Reserve Bank of India (RBI) Governor Raghuram Rajan on Tuesday held interest rates steady but held out hope for industry by saying the central bank could ease monetary policy early next year — even outside the policy review cycle — if the downward momentum in inflation continued and fiscal developments were encouraging. “(It is a) misconception among corporates that RBI is unconcerned about growth,” Rajan said at a press conference after the policy review. But keeping up with his inflation-warrior image, Rajan defended the status quo, saying he did not want to do a “flip-flop” on this front and was looking for “certainty” on various factors, primarily inflation, before lowering the key interest rate. “We have to make sure the disinflation process is well underway. We have had a couple of months (of low inflation) after five years of high inflation. We want to make sure this is for real, especially because we don’t intend to flip-flop,” he said. The repo rate was kept unchanged at eight per cent, a fifth straight bi-monthly monetary policy review at which the status quo was maintained. RBI also kept the key ratios — the cash reserve ratio and the statutory liquidity ratio —unchanged. The decision was broadly in line with expectations, as most economists and market analysts had expected the repo rate (the rate at which the central bank lends to banks) to remain unchanged, given the governor’s insistence on quelling inflation first.finance ministry said in the weeks ahead, the government and RBI would work towards a monetary policy framework that would help institutionalise the gains achieved on the inflation front. “The government looks forward to RBI supporting the revival of growth and employment,” the ministry said. Most analysts, however, said RBI’s idiom had changed from whether it would cut rates to when. The central bank’s next policy review is scheduled for early February and most expect it will either cut interest rates then or wait until April. State Bank of India Chairman Arundhati Bhattacharya said by advancing the inflation target of six per cent to March 2015, RBI had now sent out a clear message that the rate cycle would be reversed sooner rather than later. With oil prices at historic lows, a stable exchange rate and strong capital inflows, the feel-good factor is here to stay. HDFC Bank’s research team said a repo rate cut could be announced in April next year, as by then, the central bank would get more clarity on the pace of disinflation and the Union Budget could help RBI get a better handle on the government’s commitment to fiscal consolidation and its reform agenda. “Still, weak demand and the rapid pace of recent disinflation are factors supporting monetary accommodation. However, the weak transmission by banks of the recent fall in money market rates into lending rates suggests monetary policy shifts will primarily have signalling effects for a while,” RBI said. At the press conference, Rajan put it more bluntly: “It is not my job to tell banks what to do. Though rates have come down, they have not passed it on.” RBI has set a target of eight per cent retail inflation by January 2015 and six per cent a year from then. In October, retail inflation had hit a lifetime low of 5.52 per cent (the series was launched in February 2012), while Wholesale Price Index-based inflation slumped to a five-year low of 1.77 per cent, driven by softening prices of fuel and food items. With Consumer Price Index-based, or retail, inflation already within RBI’s target, Rajan had earlier hinted he would like to tackle the issue once and for all. Also, the overhang of a weaker-than-normal monsoon, which could put pressure on food prices, has not been entirely ruled out.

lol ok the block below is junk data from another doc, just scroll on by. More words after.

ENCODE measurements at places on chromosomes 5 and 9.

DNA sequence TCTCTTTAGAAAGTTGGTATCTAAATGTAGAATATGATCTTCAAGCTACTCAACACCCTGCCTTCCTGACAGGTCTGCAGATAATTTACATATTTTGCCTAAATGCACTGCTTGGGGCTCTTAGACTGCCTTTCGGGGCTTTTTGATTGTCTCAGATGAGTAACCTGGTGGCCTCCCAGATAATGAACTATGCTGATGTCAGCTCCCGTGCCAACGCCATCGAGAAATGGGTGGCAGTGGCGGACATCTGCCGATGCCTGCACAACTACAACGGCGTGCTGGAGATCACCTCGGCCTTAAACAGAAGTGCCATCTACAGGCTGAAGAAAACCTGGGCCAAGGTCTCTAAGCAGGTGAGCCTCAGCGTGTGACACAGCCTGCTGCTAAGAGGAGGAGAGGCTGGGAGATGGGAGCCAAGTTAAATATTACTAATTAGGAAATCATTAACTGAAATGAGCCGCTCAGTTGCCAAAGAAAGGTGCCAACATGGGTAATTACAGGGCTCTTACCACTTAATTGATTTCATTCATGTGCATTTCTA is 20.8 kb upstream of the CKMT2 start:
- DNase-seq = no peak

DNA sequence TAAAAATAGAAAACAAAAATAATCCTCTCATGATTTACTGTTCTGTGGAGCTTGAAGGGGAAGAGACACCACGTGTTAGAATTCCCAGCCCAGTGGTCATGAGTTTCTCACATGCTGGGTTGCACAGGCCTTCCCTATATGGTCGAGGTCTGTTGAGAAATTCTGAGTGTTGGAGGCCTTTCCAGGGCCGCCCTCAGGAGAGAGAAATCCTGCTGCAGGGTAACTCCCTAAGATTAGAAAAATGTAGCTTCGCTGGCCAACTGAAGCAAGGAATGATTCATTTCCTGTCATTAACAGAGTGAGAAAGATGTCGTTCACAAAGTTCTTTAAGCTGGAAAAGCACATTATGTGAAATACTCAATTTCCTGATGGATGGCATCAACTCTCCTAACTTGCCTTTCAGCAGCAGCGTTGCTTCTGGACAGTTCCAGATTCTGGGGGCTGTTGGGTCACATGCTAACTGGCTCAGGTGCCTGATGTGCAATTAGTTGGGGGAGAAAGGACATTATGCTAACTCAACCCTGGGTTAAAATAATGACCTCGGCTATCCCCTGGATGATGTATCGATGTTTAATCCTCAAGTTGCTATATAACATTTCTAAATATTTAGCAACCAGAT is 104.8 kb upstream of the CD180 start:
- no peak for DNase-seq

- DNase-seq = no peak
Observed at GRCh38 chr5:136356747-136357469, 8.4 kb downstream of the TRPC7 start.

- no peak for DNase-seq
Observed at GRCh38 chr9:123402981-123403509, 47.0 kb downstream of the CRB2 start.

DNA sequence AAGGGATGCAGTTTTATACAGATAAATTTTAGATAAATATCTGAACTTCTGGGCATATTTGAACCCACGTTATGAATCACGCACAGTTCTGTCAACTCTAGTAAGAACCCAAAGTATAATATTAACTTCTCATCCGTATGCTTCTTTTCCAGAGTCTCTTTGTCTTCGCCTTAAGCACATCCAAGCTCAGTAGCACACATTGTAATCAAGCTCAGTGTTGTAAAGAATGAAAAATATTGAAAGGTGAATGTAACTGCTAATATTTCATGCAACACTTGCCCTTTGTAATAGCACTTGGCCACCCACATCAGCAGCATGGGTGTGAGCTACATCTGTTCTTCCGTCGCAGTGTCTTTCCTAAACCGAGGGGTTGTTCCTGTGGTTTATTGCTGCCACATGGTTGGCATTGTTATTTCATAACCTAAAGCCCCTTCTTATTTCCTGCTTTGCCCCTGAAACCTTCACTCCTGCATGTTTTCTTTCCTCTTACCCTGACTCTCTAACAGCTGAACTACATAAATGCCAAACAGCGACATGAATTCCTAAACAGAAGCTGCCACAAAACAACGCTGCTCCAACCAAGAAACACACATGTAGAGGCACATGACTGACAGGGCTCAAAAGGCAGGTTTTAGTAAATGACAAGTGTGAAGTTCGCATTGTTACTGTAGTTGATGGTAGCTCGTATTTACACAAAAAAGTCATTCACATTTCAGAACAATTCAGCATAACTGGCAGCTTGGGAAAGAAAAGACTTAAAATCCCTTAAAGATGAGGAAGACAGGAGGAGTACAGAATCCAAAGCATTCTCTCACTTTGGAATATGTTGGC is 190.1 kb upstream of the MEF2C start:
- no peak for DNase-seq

These targets have been jeopardised by weak tax revenue growth and the slow pace of selling stakes in state-run companies to raise funds. Tuesday’s decision, however, is likely to disappoint Finance Minister Arun Jaitley, who has been batting for lower interest rates to further boost economic growth, as well as sections of Indian industry. Rajan also said corporate groups are often asked to pay higher interest rates because of their poor financials and inability to repay existing dues. “I also see there is a whole lot of confusion. The immense risk premium being demanded of some corporates is because of the state of their leverage, because of the risks they have taken, and because of their inability or unwillingness to repay. This should not be attributed to RBI. What we control is risk-free rate, what they can control is the risk premium demanded of them. This is something they should work on, even as we are working on bringing down inflation and the risk-free rate they have to pay,” Rajan said. The RBI kept its central estimate of growth at 5.5 per cent, while scaling down its inflation projection to six per cent by March-end next year. In the medium term, RBI expects inflation to stand at about six per cent, assuming a normal southwest monsoon, lower crude oil prices and no change in administered prices barring electricity. The RBI governor also said the central bank was in the process of finalising the monetary policy framework, adding the government seemed comfortable with adopting a target of about four per cent, with a band of +/-2 per cent beyond 2016. After having done away with gold import curbs through the week, Rajan didn’t sound too concerned about the high imports of gold, saying the fall in crude oil prices created some room in the current account. The move to do away with the 80:20 rule on gold imports was initiated from the government’s side and was a “reasonable” one, he said. Industry was disappointed. Ajay S Shriram, president of the Confederation of Indian Industry (CII), said at this juncture, even a symbolic cut in policy rates would have sent a strong signal. “CII feels the RBI will move in favour of growth at its next monetary policy and the new year will witness a cut in policy rates by at least 50 basis points,” he added. The stock markets also reacted negatively, with the Sensex falling 116 points. But government bond yields dropped and fell below the eight per cent mark, owing to dovish statements by the central bank. The yield on the 10-year bond ended at 7.97 per cent, compared with its previous close of 8.06 per cent.ALSO READ: Rajan scores one for the RBI's independence